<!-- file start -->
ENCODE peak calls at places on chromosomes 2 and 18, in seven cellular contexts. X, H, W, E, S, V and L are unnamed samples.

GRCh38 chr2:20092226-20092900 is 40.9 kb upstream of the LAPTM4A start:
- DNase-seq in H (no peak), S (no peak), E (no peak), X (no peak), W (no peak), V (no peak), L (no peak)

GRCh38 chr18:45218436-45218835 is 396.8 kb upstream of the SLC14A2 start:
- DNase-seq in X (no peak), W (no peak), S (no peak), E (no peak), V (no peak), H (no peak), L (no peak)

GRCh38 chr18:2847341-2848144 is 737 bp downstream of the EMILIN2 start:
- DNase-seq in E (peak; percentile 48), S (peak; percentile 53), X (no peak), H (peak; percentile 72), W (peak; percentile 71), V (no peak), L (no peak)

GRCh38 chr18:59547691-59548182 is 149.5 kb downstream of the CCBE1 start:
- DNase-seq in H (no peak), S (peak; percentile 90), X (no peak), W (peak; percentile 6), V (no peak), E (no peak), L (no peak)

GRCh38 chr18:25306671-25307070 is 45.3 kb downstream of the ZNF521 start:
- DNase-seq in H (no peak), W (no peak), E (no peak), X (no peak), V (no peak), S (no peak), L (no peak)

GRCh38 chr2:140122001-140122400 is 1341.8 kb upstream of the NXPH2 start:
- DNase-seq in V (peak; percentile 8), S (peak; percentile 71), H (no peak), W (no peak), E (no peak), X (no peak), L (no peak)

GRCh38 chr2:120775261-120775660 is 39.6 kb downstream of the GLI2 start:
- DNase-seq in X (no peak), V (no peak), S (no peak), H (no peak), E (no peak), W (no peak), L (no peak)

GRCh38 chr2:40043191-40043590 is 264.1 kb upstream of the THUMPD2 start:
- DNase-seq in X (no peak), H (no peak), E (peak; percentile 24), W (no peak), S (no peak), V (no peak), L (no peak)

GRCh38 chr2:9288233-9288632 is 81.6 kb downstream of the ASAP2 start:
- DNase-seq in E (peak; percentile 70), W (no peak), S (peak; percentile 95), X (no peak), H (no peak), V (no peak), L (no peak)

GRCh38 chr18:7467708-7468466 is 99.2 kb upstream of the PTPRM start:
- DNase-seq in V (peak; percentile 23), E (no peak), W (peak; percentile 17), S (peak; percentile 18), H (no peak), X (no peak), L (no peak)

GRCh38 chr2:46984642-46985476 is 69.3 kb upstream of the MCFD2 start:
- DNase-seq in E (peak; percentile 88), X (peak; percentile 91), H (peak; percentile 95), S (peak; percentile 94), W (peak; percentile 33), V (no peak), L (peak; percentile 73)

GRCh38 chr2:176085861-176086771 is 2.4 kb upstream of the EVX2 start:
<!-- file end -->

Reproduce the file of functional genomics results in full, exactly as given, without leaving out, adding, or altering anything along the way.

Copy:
ENCODE peak calls at places on chromosomes 2 and 18, in seven cellular contexts. X, H, W, E, S, V and L are unnamed samples.

GRCh38 chr2:20092226-20092900 is 40.9 kb upstream of the LAPTM4A start:
- DNase-seq in H (no peak), S (no peak), E (no peak), X (no peak), W (no peak), V (no peak), L (no peak)

GRCh38 chr18:45218436-45218835 is 396.8 kb upstream of the SLC14A2 start:
- DNase-seq in X (no peak), W (no peak), S (no peak), E (no peak), V (no peak), H (no peak), L (no peak)

GRCh38 chr18:2847341-2848144 is 737 bp downstream of the EMILIN2 start:
- DNase-seq in E (peak; percentile 48), S (peak; percentile 53), X (no peak), H (peak; percentile 72), W (peak; percentile 71), V (no peak), L (no peak)

GRCh38 chr18:59547691-59548182 is 149.5 kb downstream of the CCBE1 start:
- DNase-seq in H (no peak), S (peak; percentile 90), X (no peak), W (peak; percentile 6), V (no peak), E (no peak), L (no peak)

GRCh38 chr18:25306671-25307070 is 45.3 kb downstream of the ZNF521 start:
- DNase-seq in H (no peak), W (no peak), E (no peak), X (no peak), V (no peak), S (no peak), L (no peak)

GRCh38 chr2:140122001-140122400 is 1341.8 kb upstream of the NXPH2 start:
- DNase-seq in V (peak; percentile 8), S (peak; percentile 71), H (no peak), W (no peak), E (no peak), X (no peak), L (no peak)

GRCh38 chr2:120775261-120775660 is 39.6 kb downstream of the GLI2 start:
- DNase-seq in X (no peak), V (no peak), S (no peak), H (no peak), E (no peak), W (no peak), L (no peak)

GRCh38 chr2:40043191-40043590 is 264.1 kb upstream of the THUMPD2 start:
- DNase-seq in X (no peak), H (no peak), E (peak; percentile 24), W (no peak), S (no peak), V (no peak), L (no peak)

GRCh38 chr2:9288233-9288632 is 81.6 kb downstream of the ASAP2 start:
- DNase-seq in E (peak; percentile 70), W (no peak), S (peak; percentile 95), X (no peak), H (no peak), V (no peak), L (no peak)

GRCh38 chr18:7467708-7468466 is 99.2 kb upstream of the PTPRM start:
- DNase-seq in V (peak; percentile 23), E (no peak), W (peak; percentile 17), S (peak; percentile 18), H (no peak), X (no peak), L (no peak)

GRCh38 chr2:46984642-46985476 is 69.3 kb upstream of the MCFD2 start:
- DNase-seq in E (peak; percentile 88), X (peak; percentile 91), H (peak; percentile 95), S (peak; percentile 94), W (peak; percentile 33), V (no peak), L (peak; percentile 73)

GRCh38 chr2:176085861-176086771 is 2.4 kb upstream of the EVX2 start: